Changing Obamacare is change we can all believe in

In July, after dozens of reports of employers cutting jobs and hours, the Obama administration announced it would delay the Affordable Care Act employer mandate.

Last week, after hundreds of news stories about the president’s broken promise to allow Americans to keep their current insurance, the administration announced it would allow a change that would delay insurance cancellations for one year.

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The Obama administration should have anticipated the consequences of the employer mandate. It did know – for three years – that millions of Americans wouldn’t be able to keep their current health insurance.

Despite that knowledge, before and during the government shutdown, the White House fought any – any – change to the law.

Why? Why not admit, at the very least, the government needed some more time to figure out a way to avoid these terrible consequences?

Politics.

The White House’s posture was part of a win-at-all cost system that doesn’t seek to constructively explore workable policies, but relies on knee-jerk slogans and headline-grabbing inaccuracies to win the daily news cycle.

I wish the GOP’s strategy to repeal the law outright had been more practical, but it wasn’t.

My organization opposed the shutdown – and signed a letter against it – which put us, I suppose, on the Democrats’ side.

But we also acknowledge there are problems with the Affordable Care Act. Which, I guess, puts us on the Republican side.

In my more than 30 years in business and advocacy one thing I’ve learned is: whether you’re sitting across a boardroom table or an aisle in Congress, neither side is right all the time.

The Metals Service Center Institute (MSCI) can oppose the shutdown, but also advocate for ACA reform. And we will.

My organization was lucky: we were able to renew our current coverage; the new term will start on Dec. 1. However, if we’d waited 31 additional days and renewed on Jan. 1, we wouldn’t have been offered our current plan. We have a year, but our employees will lose their current coverage next year. An additional year is little comfort.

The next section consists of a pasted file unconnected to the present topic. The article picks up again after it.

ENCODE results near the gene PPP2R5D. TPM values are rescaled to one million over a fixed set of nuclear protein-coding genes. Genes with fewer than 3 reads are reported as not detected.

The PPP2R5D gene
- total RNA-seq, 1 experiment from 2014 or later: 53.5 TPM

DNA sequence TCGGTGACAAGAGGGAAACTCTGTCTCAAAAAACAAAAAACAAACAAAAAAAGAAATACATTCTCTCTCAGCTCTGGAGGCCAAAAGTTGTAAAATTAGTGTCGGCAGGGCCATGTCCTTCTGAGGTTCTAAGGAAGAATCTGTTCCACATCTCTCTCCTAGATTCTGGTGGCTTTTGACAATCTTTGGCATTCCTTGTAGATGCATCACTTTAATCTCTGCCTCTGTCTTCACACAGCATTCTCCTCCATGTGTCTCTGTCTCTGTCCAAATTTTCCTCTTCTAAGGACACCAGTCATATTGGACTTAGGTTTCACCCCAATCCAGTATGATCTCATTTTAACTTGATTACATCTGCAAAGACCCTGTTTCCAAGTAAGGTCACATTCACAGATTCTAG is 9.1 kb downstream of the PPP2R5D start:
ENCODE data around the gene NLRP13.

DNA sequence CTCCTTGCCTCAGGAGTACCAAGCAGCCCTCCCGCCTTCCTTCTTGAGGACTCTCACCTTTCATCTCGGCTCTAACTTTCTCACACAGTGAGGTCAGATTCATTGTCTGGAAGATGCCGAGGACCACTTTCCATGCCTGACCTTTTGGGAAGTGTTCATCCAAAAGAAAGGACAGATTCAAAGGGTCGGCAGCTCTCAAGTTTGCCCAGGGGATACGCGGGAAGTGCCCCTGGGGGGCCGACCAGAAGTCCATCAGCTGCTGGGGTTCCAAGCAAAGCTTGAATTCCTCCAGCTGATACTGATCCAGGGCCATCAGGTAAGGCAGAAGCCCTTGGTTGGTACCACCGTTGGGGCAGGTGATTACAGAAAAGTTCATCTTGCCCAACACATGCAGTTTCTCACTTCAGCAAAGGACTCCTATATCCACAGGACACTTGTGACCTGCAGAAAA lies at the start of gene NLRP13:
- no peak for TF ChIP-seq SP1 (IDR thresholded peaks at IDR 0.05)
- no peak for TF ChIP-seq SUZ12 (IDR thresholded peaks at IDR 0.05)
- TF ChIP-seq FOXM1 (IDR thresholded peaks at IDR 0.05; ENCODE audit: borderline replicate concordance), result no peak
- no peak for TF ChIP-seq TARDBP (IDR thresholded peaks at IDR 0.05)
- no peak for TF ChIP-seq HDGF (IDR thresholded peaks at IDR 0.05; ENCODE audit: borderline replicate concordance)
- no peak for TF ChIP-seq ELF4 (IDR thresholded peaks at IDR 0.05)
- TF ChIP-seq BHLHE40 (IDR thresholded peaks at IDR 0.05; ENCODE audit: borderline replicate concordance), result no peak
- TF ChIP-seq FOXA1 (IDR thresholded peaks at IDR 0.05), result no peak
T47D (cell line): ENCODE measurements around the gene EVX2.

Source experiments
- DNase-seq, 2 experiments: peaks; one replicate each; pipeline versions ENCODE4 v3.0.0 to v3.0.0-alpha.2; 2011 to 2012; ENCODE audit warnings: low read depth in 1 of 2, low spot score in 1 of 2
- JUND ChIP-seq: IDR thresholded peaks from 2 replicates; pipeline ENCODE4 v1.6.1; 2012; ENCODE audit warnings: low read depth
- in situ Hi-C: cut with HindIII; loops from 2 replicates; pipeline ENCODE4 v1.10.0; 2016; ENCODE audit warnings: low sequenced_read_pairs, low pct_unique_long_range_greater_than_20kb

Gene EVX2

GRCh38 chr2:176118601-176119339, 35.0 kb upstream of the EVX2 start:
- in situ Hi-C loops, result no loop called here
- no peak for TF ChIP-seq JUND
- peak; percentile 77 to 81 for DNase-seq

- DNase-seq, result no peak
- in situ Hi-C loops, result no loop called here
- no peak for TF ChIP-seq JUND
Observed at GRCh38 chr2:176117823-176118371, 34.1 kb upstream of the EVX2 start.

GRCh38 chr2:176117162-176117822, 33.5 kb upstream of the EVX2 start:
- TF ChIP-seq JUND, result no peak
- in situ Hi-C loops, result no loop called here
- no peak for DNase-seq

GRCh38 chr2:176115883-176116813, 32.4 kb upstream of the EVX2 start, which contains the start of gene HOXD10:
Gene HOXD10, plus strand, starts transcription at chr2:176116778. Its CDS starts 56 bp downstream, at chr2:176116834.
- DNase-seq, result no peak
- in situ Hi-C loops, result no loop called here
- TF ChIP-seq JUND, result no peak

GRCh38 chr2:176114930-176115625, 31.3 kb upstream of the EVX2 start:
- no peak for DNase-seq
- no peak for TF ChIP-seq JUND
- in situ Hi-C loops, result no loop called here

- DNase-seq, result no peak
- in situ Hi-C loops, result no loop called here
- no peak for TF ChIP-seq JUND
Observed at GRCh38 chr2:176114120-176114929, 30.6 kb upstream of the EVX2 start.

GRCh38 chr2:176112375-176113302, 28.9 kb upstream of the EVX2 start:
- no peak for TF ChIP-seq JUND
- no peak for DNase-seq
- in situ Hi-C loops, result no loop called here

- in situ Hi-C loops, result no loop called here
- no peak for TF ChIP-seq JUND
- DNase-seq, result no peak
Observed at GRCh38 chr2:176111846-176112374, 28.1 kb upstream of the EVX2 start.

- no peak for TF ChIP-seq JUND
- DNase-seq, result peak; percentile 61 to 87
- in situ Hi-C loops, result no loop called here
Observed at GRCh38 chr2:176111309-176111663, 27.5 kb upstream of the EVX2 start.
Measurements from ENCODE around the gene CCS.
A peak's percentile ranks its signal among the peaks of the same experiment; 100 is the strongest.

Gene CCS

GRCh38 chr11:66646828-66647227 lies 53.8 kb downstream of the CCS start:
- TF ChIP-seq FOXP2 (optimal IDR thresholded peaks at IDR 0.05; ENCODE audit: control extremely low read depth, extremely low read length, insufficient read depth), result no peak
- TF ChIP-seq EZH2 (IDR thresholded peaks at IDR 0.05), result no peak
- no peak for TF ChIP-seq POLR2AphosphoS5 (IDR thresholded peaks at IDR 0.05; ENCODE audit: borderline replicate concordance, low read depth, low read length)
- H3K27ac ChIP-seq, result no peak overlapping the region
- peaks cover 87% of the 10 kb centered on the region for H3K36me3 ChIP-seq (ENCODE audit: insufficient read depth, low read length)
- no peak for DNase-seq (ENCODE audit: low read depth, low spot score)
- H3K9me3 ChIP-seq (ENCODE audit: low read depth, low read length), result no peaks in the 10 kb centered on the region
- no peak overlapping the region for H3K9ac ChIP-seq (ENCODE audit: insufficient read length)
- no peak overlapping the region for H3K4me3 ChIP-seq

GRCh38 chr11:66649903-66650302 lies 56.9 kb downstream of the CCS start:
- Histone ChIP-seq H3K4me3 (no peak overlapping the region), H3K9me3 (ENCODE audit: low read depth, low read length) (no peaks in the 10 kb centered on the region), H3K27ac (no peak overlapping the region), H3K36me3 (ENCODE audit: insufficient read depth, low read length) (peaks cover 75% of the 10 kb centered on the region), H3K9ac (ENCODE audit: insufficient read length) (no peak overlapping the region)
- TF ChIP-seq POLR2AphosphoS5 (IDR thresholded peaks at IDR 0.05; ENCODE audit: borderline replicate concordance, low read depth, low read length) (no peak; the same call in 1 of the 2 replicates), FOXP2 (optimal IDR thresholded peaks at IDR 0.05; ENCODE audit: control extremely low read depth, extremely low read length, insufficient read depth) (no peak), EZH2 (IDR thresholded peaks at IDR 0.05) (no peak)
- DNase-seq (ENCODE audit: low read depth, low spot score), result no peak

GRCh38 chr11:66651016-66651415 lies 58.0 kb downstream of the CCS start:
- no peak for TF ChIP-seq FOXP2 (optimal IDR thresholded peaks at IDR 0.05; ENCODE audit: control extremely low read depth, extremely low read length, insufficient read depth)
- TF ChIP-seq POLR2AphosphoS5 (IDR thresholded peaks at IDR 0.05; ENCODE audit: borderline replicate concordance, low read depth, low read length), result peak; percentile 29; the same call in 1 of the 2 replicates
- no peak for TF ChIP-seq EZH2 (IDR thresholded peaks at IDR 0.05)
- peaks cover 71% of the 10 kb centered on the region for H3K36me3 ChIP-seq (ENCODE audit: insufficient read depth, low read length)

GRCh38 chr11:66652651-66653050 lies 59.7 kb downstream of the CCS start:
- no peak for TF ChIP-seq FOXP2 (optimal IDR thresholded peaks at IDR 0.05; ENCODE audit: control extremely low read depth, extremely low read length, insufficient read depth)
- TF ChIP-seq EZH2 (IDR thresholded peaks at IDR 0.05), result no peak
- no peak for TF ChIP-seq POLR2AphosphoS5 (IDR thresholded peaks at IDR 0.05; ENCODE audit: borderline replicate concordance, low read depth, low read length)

And millions of Americans, including employees at the companies MSCI represents, have not been even that fortunate.

Delaying the employer mandate was the correct move, but the administration must go further and eliminate it. No matter when the mandate takes effect, CEOs and Main Street small businessmen will face rising costs that will cause them to cut benefits or employees and their hours.

The Obama administration also should repeal the medical device tax, which will cut industry employment by an estimated 10 percent. While MSCI doesn’t represent that manufacturing segment, we understand the tax will impede this dynamic industry’s ability to dream up, execute and market life-saving innovations. All Americans will suffer that effect, including our employees.

The Affordable Care Act also contains this little-known tax: a $63 per employee fee insurance companies will pay for already-covered Americans. (That’s right: there’s a fine for not having insurance and a fee for having it.) The fee is supposed to last just three years (right: lawmakers will be fighting for an extension in 2017), but will cost $25 billion. And it will be passed on to workers in the form of higher premiums, which is why we – and unions – oppose it.

Finally, the Obama administration should also delay the individual mandate. Lawmakers reportedly can choose whether to force their own staff onto the individual exchanges. If lawmakers won’t make their own employees live under the law, why should small business owners and entrepreneurs who buy their own insurance? It’s unfair.

While MSCI still prefers to see a final fiscal year 2014 spending bill move through Congress “cleanly” – and will oppose any efforts to hold spending bills hostage to ACA repeal – it wants changes to this law.

We have a profoundly imperfect national healthcare law that may or may not live up to its name. The Affordable Care Act in its current form will not bring down costs or strengthen our system. It is also clear Republicans can’t fully repeal the law even if it is included with “must pass” legislation like a debt ceiling increase.

A month after the reopening of the government, and after several more weeks of bad ACA news, hopefully, those are two realities on which both Republicans and Democrats can agree.

Americans recognize it’s time for specific changes, why can’t our leaders?

Weidner is president and CEO of the Metals Service Center Institute, which represents more than 400 firms that manufacture and distribute metals and metal products.